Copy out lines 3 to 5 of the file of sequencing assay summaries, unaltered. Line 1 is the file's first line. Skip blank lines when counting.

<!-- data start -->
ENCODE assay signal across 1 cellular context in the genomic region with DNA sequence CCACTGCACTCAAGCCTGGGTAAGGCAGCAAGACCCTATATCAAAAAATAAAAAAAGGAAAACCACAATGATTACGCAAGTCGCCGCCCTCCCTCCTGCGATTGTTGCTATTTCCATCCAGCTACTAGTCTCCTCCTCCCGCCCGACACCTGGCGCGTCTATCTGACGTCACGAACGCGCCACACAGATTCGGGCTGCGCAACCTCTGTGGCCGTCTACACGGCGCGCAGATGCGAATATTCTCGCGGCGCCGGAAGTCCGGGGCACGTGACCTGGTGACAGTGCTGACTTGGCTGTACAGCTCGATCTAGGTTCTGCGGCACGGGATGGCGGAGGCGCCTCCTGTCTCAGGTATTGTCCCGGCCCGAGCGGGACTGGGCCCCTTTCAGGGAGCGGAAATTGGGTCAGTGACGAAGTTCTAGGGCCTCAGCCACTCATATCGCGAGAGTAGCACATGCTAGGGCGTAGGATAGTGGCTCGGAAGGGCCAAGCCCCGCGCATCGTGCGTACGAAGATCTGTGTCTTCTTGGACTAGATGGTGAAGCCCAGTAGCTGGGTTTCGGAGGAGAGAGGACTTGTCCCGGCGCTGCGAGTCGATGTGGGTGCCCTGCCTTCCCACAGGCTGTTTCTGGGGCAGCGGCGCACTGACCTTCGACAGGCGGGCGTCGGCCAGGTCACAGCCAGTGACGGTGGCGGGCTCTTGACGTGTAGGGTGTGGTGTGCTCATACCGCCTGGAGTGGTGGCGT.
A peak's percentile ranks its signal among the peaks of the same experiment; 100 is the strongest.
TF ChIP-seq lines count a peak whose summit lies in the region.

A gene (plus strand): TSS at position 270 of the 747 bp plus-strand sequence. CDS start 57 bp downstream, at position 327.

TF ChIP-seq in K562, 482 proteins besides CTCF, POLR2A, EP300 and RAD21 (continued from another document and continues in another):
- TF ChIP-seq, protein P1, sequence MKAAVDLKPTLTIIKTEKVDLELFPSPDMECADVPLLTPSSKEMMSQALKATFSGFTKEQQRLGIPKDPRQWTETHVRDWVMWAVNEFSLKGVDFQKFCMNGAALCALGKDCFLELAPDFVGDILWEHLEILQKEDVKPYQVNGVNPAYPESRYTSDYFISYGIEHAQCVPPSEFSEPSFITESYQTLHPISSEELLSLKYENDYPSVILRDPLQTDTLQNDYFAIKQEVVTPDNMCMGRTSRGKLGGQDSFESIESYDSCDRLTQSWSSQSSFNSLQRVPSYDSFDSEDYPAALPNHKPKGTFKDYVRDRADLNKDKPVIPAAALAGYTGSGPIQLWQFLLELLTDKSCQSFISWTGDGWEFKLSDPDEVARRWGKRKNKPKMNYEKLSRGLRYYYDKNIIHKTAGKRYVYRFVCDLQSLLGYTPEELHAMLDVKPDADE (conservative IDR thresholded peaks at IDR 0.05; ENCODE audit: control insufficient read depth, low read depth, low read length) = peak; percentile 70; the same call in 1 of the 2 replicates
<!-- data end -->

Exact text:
TF ChIP-seq lines count a peak whose summit lies in the region.

A gene (plus strand): TSS at position 270 of the 747 bp plus-strand sequence. CDS start 57 bp downstream, at position 327.

TF ChIP-seq in K562, 482 proteins besides CTCF, POLR2A, EP300 and RAD21 (continued from another document and continues in another):